I’ll admit it to you now; I am not a huge Aerosmith fan. I do not own, nor do I seek to own, any Aerosmith records. But I will admit: the band is fascinating to look at. Over the past few decades Aerosmith has managed, perhaps better than any other ‘70’s act, to become mainstream rock and roll icons existing simultaneously as real, living people and as cartoon caricatures of “classic rock stars.”
27 Nov 2004: Ballston, Virginia
In a world where record buyers believe that music really was better 30 years ago, Aerosmith has marketed itself to be exactly what people think of when they’re remembering “the good old days.”
Or at least that’s what I imagined. I hadn’t seen them perform so I didn’t really know for certain. When I noticed a “ONCE IN A LIFETIME AEROSMITH LIVE EVENT!” in Virginia, I decided to put my curiosity to rest.
From their humble first meeting in a New Hampshire ice cream parlor, Steven Tyler and Joe Perry undertook a strange metamorphosis from pimply teenage soda jerks to drug addled, androgynous, monster rockers. The kind of men who would one day place a set of udders on their album cover and challenge the world to “Get a Grip.” What a long strange trip indeed.
Aerosmith lived mega-hits, rock bottoms, break-ups, sell-outs, come-backs and even a Super Bowl half time show that somehow involved Brittany Spears. While most of their 70’s peers have been discarded in budget bins, Aerosmith have somehow managed a peculiar contemporary relevance. Via administration of periodic blood transfusions in the form of carefully selected power ballads, they have accomplished the difficult feat of becoming a band that both you and your parents danced to in junior high school.
You can’t say it hasn’t taken its toll though. Steven Tyler now stands before me as a strange reptilian creature, the end product of whatever Faustian bargain he made as a teenager. Clad in leather pants, his eyes are coated in mascara, huge and legendary lips painted red, his cheeks rippling curiously around them. Steve Perry looks slightly healthier, but no less strange in his leather pants, a portrait of a buxom blonde airbrushed onto the body of his pearl white guitar. The first song up is a cover of Bo Diddley’s “Roadrunner.” Much like Robert Johnson, having arrived at the end of their own deal with the devil, Aerosmith want one thing and one thing only: to play the blues.
Though the set will concentrate mainly, and rightfully, on their gamut of hits the band is trotting out some numbers from their latest release, an all blues cover album titled Honkin On Bobo. If Eric Clapton’s Me and Mr. Johnson is the more traditional and loving tribute to the music that so inspired him early in his career, Honkin On Bobo is the nuclear version of Ghost World‘s Blues Hammer.
The riffs are inflated to arena size with all the sonic Viagra Aerosmith and their road crew can pump out, so matched to racecar tempos that any resemblance to the original material is wholly annihilated.
Down by the stage the crowd loves it. Fists are wildly pumping, bosoms shake. Where I’m sitting the crowd is more reserved. One gentleman makes a fainthearted attempt to “hoot and holler” but quickly backs down in the face of our section’s collective indifference.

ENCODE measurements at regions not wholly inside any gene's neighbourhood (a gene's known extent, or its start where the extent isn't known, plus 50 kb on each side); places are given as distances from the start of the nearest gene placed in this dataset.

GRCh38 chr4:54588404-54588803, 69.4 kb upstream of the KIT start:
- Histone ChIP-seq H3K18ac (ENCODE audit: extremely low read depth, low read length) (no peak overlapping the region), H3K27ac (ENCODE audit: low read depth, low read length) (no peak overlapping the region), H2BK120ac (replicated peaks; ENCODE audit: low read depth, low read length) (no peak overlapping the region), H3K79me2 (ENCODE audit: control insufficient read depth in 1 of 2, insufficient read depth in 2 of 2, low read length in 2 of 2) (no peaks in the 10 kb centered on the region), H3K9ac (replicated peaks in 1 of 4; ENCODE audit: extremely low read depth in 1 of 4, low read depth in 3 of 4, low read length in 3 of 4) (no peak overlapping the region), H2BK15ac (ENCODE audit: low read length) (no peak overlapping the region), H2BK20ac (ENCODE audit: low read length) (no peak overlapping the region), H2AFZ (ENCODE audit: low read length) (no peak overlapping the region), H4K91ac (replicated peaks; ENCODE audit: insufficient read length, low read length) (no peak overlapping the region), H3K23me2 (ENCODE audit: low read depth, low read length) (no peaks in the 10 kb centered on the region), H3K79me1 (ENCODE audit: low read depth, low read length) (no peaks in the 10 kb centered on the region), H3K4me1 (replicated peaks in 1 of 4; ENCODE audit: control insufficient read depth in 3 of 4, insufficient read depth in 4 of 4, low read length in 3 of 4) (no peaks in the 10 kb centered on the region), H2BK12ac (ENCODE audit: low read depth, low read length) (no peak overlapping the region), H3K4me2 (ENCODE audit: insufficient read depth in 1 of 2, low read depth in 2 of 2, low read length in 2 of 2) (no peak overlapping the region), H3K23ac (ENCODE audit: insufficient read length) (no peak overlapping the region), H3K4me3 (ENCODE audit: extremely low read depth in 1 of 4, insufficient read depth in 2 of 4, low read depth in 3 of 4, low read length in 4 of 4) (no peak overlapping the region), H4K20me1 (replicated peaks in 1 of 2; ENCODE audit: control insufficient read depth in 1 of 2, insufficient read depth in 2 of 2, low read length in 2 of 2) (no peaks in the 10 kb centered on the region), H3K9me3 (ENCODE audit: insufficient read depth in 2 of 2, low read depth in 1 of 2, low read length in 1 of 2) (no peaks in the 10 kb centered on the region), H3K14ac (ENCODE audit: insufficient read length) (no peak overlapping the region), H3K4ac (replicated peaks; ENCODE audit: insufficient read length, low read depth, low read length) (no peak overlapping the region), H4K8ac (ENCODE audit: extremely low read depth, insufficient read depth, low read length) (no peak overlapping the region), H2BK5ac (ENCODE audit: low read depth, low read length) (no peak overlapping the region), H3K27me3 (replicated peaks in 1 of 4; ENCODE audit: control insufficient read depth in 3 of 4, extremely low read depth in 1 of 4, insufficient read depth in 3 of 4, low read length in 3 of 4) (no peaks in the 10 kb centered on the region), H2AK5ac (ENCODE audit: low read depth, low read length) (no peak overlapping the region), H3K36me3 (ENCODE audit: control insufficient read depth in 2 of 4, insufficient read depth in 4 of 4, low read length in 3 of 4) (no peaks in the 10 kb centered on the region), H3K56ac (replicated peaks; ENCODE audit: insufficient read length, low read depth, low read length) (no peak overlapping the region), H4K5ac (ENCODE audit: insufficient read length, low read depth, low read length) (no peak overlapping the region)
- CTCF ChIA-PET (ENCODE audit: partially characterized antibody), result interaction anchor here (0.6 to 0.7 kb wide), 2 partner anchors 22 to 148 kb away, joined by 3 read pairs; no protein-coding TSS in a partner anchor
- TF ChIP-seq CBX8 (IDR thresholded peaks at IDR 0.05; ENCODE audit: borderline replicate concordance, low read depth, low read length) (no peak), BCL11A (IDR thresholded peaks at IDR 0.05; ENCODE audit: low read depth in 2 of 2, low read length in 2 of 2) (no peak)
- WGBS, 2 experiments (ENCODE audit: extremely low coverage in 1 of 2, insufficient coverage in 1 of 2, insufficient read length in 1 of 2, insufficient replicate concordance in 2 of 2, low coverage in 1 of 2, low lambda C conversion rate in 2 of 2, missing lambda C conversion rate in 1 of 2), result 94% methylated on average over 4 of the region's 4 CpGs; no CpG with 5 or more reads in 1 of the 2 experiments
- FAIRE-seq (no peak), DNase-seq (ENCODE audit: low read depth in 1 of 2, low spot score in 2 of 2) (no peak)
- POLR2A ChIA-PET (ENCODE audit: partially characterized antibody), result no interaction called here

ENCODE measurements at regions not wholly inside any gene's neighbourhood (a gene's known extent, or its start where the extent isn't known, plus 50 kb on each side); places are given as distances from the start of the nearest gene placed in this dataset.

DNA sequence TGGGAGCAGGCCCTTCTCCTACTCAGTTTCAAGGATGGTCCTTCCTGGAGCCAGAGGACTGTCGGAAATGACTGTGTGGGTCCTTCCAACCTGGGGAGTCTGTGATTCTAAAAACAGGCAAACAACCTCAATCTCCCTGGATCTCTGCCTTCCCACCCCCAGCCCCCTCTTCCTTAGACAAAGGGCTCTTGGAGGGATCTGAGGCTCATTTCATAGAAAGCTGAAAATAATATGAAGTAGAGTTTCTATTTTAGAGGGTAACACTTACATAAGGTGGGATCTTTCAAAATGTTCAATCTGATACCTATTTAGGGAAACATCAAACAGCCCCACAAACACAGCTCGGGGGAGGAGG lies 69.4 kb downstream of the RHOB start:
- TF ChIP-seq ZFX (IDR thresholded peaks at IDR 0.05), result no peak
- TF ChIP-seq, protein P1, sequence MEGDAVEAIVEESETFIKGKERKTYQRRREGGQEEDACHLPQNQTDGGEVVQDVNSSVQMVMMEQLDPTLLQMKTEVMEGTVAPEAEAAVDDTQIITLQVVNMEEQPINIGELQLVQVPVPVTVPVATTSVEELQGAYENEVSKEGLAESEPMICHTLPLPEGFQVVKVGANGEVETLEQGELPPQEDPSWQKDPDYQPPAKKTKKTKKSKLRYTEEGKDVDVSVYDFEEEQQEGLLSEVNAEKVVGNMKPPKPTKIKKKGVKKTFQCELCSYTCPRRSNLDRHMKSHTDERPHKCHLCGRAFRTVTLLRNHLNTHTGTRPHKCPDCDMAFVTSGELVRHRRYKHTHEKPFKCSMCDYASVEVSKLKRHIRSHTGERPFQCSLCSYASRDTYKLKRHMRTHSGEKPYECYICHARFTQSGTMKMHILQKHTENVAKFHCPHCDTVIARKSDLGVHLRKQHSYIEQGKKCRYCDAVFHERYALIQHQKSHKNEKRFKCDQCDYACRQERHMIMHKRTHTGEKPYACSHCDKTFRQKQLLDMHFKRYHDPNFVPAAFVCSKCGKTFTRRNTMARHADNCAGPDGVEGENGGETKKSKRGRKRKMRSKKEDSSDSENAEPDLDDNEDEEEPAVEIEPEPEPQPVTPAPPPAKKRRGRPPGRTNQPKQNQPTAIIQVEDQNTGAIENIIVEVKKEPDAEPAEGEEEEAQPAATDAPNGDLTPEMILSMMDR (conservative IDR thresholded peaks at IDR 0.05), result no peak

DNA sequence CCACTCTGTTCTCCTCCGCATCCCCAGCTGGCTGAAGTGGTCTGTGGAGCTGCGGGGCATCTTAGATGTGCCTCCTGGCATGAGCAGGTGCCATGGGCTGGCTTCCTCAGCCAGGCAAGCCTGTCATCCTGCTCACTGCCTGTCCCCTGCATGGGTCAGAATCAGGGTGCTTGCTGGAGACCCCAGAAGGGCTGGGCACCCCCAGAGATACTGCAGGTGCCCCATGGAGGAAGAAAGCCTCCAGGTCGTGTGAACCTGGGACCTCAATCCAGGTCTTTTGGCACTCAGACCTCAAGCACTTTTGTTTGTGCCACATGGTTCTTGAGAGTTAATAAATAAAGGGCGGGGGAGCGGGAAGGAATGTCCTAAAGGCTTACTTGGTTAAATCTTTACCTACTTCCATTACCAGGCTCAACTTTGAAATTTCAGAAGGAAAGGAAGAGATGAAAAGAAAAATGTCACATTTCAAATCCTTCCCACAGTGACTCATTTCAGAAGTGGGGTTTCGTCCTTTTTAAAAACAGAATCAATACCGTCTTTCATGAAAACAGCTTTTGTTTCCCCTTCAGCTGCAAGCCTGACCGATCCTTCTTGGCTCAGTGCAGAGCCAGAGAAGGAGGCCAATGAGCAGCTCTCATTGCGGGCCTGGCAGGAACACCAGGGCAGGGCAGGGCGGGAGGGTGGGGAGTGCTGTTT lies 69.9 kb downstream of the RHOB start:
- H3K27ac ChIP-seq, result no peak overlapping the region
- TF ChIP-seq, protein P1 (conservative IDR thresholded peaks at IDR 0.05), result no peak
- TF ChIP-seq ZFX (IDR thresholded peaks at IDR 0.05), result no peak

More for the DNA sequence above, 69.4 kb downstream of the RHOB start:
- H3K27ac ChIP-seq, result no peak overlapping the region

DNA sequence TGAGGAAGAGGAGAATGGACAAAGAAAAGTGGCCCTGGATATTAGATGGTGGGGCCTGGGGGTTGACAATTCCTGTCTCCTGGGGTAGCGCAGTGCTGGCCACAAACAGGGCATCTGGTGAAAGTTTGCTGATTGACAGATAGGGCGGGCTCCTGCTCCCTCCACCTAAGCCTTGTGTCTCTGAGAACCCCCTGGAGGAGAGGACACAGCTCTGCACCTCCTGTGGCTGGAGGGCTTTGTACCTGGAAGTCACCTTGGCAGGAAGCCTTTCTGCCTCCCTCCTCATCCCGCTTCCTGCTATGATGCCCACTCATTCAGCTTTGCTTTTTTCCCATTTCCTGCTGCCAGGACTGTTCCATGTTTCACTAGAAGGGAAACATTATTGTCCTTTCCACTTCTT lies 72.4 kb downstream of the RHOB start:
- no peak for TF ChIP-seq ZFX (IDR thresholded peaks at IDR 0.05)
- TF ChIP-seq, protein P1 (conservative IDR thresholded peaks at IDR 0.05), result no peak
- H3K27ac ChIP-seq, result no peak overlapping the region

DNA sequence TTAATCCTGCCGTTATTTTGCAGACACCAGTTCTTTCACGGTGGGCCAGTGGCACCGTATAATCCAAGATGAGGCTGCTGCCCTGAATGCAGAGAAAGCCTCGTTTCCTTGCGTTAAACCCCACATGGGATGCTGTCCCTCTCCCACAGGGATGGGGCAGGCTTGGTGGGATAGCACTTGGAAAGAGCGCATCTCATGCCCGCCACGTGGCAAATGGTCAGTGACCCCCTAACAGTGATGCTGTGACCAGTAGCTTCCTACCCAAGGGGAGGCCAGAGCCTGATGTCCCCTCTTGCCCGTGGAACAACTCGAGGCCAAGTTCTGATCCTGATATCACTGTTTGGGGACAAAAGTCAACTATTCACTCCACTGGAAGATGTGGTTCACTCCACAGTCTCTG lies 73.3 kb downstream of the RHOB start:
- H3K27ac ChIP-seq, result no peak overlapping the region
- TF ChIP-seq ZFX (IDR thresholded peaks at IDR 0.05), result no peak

The crowd down by the stage is all over the map, parents and their kids, pasty teenagers, gaggles of mid-twenties girls and their mookish dates, eyes slightly adrift from a few too many beers. All of them are pleased with what they’re getting. The band knows what everybody wants to see and seem all too happy to revisit their greatest hits like “Love In an Elevator” and “Cryin.” Steven Tyler jumps on a rope swing suspended from the rafters and glides in circles out above his screaming fans. Joe Perry hurls his guitar through an acrobatic series of histrionic poses. The rest of the band is strangely inanimate.
It might be worth noting that I am not actually at a “live” performance. I am at the “screening of a live performance” in a mall-bound movie theater in Ballston, Virginia. The people who are generally having the best time seem to be on the screen, but then again those are the people who are actually “seeing” an Aerosmith concert. What I am seeing in the theater is Aerosmith’s carefully rendered depiction of an Aerosmith concert.
This experience is something akin to having your disembodied consciousness tossed into the audience like a beach-ball and bounced around for two hours. Quick jump cuts from band to audience prevent you from ever being able to actually watch Aerosmith play through a full song. Nobody is dancing in the aisles. A few even get up in the middle of the movie, having heard what they came for. I accidentally nod off for a few of the Honkin on Bobo tunes.
When the film finally ends I don’t feel much closer to answering the questions I came with:
Is Aerosmith a cartoon caricature of classic rock pawned off on impressionable masses?
Is that wrong?
As I walk out of the theater I realize that I came here on the attack, seeking something to fume over in print. I wanted Aerosmith to present themselves in a way that would be an affront to all the things I loved about rock and roll. What I saw (in between jump cuts) was just a bunch of guys who play in a band for money and have a lot of fans. I meander through the mall for a few moments, stomach aching from overindulgence in peanut butter M&M’s, feeling juvenile and immature. I purchase the Nirvana box set and head home.
// Short Ends and Leader
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